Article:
Luther College
Location


United States
Information
School typeHistorically black secondary school, normal school, and seminary
Religious affiliation(s)Evangelical Lutheran Synodical Conference of North America
Established1903
Closed1925
GenderCo-ed

Luther College was a private black school in New Orleans, Louisiana, United States. It was established by the Evangelical Lutheran Synodical Conference of North America in 1903 as part of the conference's missionary work among African Americans in the Southern United States following the American Civil War. The school was founded the same year as Immanuel Lutheran College in Concord, North Carolina, and both schools had the same three departments: a secondary school, a normal school, and a seminary.

In 1910, the school closed its seminary, having graduated only one student in that department. In 1925, the conference closed the college, citing the lack of its seminary and the high estimated cost required for new school buildings. Funds for the college were diverted to the Alabama Lutheran College in Selma, Alabama, which had been established in 1922.

History

Following the American Civil War, the Evangelical Lutheran Synodical Conference of North America began to support missionary work directed towards the African American community in the southern United States.[1] As part of this outreach, the conference founded several schools and colleges throughout the region.[1] In 1903, the conference founded Immanuel Lutheran College in Concord, North Carolina, and later that year, the conference founded Luther College in New Orleans.[2] Luther College officially opened in September 1903 in the 10-foot (3.0 m) by 20-foot (6.1 m) vestry of St. Paul's Church, under the leadership of the Reverend F. J. Lankenau.[3] While classes were initially held inside the church,[4][2] a school building was erected in 1904.[4][5] The building, located adjacent to St. Paul's, was dedicated in November of that year and cost $4,007.[3][note 1] Lankenau was assisted in his instructions by two assistants,[4] the Reverends K. Kretzschmar and J. Kossmann.[3] The school was modeled after the North Carolina institute,[2] and like that school, it operated three departments:[3] a high school, a normal school, and a seminary.[4] In 1904, the school had 25 students,[7] with two students in the seminary.[8][9] Additionally, St. Paul's operated a parochial school that had an enrollment of over 200 students.[10][11]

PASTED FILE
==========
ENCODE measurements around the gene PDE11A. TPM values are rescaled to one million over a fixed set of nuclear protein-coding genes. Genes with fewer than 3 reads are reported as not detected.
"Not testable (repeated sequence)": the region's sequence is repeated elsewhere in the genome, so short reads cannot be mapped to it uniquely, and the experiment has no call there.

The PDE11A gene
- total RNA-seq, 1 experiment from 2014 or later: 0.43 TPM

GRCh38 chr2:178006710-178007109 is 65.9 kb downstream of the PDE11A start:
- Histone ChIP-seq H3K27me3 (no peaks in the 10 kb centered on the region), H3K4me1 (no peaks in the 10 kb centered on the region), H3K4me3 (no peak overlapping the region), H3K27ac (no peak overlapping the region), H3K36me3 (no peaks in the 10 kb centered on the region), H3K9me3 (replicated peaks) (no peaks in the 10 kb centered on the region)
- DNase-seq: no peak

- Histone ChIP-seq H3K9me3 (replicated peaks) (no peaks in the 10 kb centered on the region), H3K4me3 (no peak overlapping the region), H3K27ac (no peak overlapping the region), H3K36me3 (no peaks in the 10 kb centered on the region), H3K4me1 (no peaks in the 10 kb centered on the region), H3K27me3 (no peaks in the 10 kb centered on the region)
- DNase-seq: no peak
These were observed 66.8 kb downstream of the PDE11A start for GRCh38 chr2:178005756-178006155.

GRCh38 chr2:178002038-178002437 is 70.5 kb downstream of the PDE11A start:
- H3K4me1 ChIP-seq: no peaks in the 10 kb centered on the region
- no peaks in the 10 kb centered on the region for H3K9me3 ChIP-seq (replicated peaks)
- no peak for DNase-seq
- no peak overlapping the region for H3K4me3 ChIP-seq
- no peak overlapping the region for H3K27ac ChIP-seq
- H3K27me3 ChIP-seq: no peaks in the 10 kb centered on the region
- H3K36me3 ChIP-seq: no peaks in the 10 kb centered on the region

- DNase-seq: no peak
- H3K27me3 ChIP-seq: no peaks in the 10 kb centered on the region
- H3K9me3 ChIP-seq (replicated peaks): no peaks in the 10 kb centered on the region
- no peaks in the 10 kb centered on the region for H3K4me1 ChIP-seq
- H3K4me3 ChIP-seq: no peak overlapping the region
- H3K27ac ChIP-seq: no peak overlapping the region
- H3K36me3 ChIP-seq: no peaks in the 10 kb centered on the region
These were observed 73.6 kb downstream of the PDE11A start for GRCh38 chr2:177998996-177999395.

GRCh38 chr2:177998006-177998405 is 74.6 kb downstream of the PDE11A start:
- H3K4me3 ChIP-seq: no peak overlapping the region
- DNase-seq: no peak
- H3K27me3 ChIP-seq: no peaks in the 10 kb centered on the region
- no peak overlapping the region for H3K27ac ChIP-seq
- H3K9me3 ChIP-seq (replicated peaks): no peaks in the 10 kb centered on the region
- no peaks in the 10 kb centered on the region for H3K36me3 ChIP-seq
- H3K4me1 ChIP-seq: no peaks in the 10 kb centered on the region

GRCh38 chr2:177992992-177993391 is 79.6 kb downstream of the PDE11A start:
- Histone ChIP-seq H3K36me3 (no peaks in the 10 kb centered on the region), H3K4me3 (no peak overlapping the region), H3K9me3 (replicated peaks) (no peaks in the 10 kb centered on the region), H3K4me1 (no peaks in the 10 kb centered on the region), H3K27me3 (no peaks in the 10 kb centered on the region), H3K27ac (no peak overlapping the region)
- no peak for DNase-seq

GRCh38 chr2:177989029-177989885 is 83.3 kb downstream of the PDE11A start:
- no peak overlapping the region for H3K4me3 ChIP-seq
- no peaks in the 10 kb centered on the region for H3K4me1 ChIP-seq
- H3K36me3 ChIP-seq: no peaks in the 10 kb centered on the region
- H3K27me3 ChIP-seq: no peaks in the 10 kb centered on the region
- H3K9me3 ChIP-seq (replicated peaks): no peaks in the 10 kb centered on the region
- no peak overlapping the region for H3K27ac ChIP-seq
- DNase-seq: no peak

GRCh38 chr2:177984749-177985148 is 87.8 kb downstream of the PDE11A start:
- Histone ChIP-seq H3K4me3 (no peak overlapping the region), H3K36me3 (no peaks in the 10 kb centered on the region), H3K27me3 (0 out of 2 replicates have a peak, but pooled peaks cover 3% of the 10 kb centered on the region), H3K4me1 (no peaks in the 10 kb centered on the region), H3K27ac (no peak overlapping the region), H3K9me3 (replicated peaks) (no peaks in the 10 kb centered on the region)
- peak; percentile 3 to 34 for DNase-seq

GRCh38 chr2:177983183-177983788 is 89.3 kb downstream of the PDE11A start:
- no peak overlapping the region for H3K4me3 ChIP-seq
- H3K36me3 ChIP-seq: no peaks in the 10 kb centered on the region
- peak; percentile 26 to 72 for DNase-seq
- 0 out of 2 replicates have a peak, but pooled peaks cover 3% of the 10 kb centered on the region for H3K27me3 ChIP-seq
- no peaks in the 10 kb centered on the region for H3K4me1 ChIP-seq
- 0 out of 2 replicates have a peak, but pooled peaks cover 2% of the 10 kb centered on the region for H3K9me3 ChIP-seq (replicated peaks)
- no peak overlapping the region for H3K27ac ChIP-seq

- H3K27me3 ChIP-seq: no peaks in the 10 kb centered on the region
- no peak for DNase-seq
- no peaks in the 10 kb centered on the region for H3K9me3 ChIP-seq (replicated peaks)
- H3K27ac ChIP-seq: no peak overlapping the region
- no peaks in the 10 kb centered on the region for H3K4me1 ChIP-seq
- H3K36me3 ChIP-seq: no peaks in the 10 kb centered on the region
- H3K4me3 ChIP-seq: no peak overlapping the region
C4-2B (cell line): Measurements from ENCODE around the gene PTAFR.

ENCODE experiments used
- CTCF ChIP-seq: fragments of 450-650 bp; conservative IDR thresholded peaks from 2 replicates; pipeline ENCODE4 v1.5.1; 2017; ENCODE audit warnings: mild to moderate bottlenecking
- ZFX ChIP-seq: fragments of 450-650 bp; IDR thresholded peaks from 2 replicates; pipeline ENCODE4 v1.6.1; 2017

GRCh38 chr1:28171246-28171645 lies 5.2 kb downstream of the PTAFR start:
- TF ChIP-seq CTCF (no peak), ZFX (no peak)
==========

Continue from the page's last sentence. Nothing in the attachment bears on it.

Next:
A 1908 directory of colleges and private schools in the United States listed Luther College as a co-ed institution that offered preparatory and college classes.[12] That year, the school had 14 male and 9 female students, ranging in age from 13 to 24 years old, being taught by three white male teachers, with six students studying for the Christian ministry.[13] In September 1908, Lankenau departed from New Orleans, with his duties as both president of Luther College and minister of St. Paul's being taken up by Frederick Wenger.[14] By 1910, the school's property was valued at $6,000 and it had annual expenses of $2,500, which were primarily covered by the conference, with additional funding secured by tuition.[13] That same year, the seminary closed, having graduated only one student, Clavin Peter Thompson, during its existence.[4][3]